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Dystocia

Dystocia

by Richard Brooks
Reptile Egg Binding - Fetal Retention


Dystocia

Egg binding, fetal retention, egg retention or post-ovulatory stasis are all different terms used to describe dystocia.

What Is Dystocia

Dystocia is when the reptile is not capable of properly passing her eggs through the oviduct or cloaca.

What Causes Dystocia

Dystocia is extremely difficult to pinpoint the exact cause of since it can be a combination of ailments or maladies creating the issue. Parasites, improper diet, extreme stress, improper heating, inadequate or non present nesting sites, over-breeding, systemic infections and something as simple as an egg being too large to pass through the cloaca can cause dystocia. Malformed eggs are also accountable for a number of dystocia cases each year.

What Are the Signs of Dystocia

Egg binding affects all reptiles and isolating the signs of dystocia can be difficult as they differ between species.

--- Dystocia in Lizards

Many species of lizard can become gravid and carry unfertile eggs even though they have never bred before. It is also true that different species of lizard can retain sperm for extended periods of time, resulting in gravidity long after they had been introduced to a male. Both of the instances, also to include recently bred animals, can result in dystocia. For lizards, it is improper nesting sites that will often cause the species to retain the eggs. A typically healthy female may not be eating but will still remain active and will be alert. Lethargy is an indicator that your female may be experiencing issues of some sort as is noticeable depression. Excessive digging throughout the enclosure and visible straining may be observed as well. In some instances an egg at the cloaca may be observed.
A cloacal prolapse can also indicate dystocia in gravid females.
It will not be easy to spot dystocia so you will need to be vigilant. Lizards can often spiral downward quickly when they are egg-bound so a vet should be seen immediately if you suspect your female is retaining her eggs.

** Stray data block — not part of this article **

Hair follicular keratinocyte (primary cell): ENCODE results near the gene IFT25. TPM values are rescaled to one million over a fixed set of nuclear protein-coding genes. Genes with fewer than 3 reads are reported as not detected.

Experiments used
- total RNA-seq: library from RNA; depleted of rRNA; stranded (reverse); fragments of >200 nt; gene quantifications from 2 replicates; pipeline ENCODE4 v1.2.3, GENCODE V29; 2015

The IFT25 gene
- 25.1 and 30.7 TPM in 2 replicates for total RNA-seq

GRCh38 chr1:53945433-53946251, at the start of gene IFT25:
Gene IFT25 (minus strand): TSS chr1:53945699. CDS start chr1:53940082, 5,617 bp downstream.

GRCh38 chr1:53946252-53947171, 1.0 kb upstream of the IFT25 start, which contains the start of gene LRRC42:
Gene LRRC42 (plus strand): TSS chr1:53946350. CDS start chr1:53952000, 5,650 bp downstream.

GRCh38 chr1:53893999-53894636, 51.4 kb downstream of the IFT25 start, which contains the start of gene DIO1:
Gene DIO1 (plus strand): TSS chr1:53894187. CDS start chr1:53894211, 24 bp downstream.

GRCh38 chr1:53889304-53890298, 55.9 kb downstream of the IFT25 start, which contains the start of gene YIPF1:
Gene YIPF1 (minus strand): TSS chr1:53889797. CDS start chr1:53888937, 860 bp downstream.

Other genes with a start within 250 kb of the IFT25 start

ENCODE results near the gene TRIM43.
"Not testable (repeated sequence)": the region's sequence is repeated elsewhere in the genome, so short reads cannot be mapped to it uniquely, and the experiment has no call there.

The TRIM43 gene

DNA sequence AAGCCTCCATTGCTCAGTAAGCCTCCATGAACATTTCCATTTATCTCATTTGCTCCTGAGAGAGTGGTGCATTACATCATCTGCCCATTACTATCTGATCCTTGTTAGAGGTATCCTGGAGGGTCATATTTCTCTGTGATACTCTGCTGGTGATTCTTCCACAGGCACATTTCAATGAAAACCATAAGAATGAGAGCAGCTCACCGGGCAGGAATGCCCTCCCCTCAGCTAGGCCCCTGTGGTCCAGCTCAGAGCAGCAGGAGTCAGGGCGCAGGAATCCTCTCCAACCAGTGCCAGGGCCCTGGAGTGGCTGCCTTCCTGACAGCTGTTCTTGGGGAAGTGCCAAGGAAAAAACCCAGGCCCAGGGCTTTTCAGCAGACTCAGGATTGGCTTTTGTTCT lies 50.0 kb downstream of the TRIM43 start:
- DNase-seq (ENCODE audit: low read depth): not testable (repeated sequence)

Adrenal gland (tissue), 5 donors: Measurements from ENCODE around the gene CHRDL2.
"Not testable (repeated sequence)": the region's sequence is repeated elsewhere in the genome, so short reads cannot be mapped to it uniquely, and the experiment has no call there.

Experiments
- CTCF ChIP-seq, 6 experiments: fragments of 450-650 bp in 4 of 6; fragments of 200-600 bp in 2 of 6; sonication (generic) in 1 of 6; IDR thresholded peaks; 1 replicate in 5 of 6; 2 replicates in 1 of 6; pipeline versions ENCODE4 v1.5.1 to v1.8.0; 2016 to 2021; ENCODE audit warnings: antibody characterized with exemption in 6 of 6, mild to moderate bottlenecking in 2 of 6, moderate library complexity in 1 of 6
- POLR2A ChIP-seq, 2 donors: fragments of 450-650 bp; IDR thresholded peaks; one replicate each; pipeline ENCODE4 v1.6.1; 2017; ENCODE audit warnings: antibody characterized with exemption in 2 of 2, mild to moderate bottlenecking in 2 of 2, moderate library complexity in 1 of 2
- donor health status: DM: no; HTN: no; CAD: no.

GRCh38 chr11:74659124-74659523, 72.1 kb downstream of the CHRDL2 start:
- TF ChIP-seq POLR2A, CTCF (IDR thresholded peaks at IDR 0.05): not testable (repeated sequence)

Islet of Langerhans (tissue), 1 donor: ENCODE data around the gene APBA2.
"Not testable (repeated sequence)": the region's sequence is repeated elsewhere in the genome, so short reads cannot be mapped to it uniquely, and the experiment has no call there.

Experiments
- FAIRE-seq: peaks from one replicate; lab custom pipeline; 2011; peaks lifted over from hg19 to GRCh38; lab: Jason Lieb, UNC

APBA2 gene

--- Dystocia in Snakes

Observing and identifying dystocia in snakes can be difficult. This is especially true for viviparous species since they will often retain the entire clutch. An oviparous snake species experiencing dystocia may be seen trying to lay eggs without success. The birthing efforts of the snake will be noticeable to those who have bred before but may be viewed as an uncomfortable writhing for the inexperienced. Cloacal - caudal swelling resulting from recent oviposition (repositioning of eggs for laying) may be observed to affirm unsuccessful lay attempts.
A cloacal prolapse can also indicate dystocia in gravid females.
--- Dystocia in Turtles - Tortoises

Chelonians are one of the more difficult species to detect signs of dystocia in. Their shell blocks any visible signs of egg presence and this can result in the owner being completely unaware that they even have a gravid turtle or tortoise. Females seen excessively digging and making attempts at laying will indicate dystocia. In some instance a portion of a clutch may be laid with the female making attempts to lay additional eggs with no success. These cases make it extremely easy to notice the dystocia allowing for the owner to take immediate action and see a vet.
A cloacal prolapse can also indicate dystocia in gravid females.


How Is Dystocia Diagnosed

Your vet may do an abdominal palpitation to look for and affirm the presence of eggs though affirmative diagnosis will require radiographs (x-rays) or even an ultrasound.

What Is the Treatment for Dystocia

Treatments for egg-binding will be determined on a case by case basis. Some cases will be rectified by lubricating the cloaca and applying physical manipulation of the eggs to help palpate them out the cloaca. This should not be done at home as oviduct rupturing or egg rupturing can easily occur resulting in the death of the reptile. Calcium gluconate or lactate may be administered with a treatment plan. Calcium glycerophosphate and lactate, combined with oxytocin (which is apparently a drug that is argued among practitioners for its effectiveness) may be administered. Some cases will require surgical removal if the eggs are not passed within a 24-72 hour window.

Iguana Spay - Stitches Iguana Spay - Eggs Removed
Dystocia Dystocia
© Mindy Johnson© Mindy Johnson


Iguanas that have experienced egg binding can undergo being spayed. This will prevent future issues with dystocia. The above images depict an iguana who has undergone this procedure. During the procedure the eggs on the right were removed.


How Is Dystocia Prevented

As with most illnesses encountered by reptile hobbyists, prevention begins with proper husbandry and an adequate knowledge of the species. Supplying your reptile with proper care and adequate nesting areas is crucial as a preventative measure. You won't be able to prevent all cases of dystocia, so having a reptile vet you trust is a must.


References
· Mader, Douglas. Reptile Medicine and Surgery SE. Saunders, 2005.
· Messonnier, Shawn. Common Reptile Diseases and Treatment. Blackwell Science, Inc., 1996.
 

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